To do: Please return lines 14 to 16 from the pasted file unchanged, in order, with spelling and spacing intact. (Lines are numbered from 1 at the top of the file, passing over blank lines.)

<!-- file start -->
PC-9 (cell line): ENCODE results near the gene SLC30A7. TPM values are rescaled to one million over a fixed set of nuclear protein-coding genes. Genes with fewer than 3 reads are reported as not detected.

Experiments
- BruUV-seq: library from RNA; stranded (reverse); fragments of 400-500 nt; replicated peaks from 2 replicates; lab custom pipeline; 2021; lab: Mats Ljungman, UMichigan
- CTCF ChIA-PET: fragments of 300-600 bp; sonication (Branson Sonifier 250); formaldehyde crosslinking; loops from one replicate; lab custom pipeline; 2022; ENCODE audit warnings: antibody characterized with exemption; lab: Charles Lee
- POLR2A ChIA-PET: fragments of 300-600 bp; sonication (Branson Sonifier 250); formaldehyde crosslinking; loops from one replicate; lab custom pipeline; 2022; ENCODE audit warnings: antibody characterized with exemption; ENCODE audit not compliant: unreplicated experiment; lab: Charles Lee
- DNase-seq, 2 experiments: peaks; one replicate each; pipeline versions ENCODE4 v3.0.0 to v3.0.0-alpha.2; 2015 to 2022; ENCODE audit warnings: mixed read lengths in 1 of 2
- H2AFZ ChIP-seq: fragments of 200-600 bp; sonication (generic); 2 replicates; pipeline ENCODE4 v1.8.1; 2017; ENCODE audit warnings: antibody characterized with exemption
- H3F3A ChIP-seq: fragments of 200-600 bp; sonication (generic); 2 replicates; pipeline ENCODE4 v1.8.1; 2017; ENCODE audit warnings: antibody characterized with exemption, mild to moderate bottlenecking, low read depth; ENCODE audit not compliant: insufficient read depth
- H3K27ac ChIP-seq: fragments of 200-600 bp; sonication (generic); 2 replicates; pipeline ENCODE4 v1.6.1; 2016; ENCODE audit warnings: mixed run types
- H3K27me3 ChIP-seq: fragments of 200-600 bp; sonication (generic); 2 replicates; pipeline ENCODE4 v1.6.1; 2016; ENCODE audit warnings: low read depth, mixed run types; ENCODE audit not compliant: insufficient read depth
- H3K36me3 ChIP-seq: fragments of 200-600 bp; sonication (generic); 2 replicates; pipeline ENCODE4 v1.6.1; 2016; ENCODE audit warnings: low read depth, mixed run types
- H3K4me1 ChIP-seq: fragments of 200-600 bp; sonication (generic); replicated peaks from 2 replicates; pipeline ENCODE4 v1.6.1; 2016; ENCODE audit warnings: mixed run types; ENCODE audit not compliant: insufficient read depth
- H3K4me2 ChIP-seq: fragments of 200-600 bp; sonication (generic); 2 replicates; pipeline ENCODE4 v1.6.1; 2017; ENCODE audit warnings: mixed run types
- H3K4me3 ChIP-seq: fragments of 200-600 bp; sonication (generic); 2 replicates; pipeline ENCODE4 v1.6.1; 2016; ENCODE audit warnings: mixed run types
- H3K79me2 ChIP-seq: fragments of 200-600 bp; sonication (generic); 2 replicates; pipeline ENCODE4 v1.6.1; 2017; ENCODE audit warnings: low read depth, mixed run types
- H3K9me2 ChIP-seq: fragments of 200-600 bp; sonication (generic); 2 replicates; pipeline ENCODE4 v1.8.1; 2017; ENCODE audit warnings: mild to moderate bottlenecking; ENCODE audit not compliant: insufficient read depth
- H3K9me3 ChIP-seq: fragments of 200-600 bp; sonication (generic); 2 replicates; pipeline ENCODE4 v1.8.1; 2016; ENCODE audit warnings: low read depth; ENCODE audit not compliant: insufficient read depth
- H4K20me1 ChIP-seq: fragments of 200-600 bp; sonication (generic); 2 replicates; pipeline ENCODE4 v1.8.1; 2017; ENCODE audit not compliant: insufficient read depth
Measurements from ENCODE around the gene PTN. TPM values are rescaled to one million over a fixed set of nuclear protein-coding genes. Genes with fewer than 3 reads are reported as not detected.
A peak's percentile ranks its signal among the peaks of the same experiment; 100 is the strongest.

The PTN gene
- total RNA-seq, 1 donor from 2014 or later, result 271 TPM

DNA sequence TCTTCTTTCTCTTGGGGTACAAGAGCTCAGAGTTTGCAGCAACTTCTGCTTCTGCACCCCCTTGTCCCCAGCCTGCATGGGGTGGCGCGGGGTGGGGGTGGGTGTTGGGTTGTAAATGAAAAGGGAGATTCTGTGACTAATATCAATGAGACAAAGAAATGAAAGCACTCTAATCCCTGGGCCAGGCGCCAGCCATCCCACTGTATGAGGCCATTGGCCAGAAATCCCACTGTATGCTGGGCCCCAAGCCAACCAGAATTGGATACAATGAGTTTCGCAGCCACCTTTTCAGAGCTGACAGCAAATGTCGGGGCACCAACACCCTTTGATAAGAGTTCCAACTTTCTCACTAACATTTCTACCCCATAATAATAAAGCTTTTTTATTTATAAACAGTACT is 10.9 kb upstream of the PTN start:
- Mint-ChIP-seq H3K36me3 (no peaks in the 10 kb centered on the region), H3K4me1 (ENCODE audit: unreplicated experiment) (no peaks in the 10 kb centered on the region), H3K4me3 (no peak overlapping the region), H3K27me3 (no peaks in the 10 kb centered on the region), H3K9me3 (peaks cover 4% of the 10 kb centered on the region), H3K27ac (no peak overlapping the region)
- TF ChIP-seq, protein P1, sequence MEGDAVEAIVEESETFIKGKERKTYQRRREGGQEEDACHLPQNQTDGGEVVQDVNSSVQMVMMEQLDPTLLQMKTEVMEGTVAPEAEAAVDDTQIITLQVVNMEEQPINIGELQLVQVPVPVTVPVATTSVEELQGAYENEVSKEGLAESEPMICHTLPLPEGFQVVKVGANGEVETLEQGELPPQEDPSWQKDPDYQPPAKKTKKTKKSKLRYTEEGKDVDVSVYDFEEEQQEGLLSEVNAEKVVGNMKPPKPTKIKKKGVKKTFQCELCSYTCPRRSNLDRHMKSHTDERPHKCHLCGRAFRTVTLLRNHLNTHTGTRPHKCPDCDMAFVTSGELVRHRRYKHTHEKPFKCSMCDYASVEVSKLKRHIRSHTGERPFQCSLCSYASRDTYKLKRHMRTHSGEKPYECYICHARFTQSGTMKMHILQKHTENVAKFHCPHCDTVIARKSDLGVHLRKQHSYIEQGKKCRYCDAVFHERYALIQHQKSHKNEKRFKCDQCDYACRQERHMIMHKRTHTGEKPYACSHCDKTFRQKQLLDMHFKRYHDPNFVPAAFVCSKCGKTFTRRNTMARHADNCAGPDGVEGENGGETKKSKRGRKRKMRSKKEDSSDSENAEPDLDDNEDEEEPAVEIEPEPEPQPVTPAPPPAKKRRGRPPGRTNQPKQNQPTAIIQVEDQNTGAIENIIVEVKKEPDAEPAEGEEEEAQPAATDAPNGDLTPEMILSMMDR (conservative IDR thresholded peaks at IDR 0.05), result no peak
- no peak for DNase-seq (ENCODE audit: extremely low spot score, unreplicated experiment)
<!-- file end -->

- H3K4me3 ChIP-seq: fragments of 200-600 bp; sonication (generic); 2 replicates; pipeline ENCODE4 v1.6.1; 2016; ENCODE audit warnings: mixed run types
- H3K79me2 ChIP-seq: fragments of 200-600 bp; sonication (generic); 2 replicates; pipeline ENCODE4 v1.6.1; 2017; ENCODE audit warnings: low read depth, mixed run types
- H3K9me2 ChIP-seq: fragments of 200-600 bp; sonication (generic); 2 replicates; pipeline ENCODE4 v1.8.1; 2017; ENCODE audit warnings: mild to moderate bottlenecking; ENCODE audit not compliant: insufficient read depth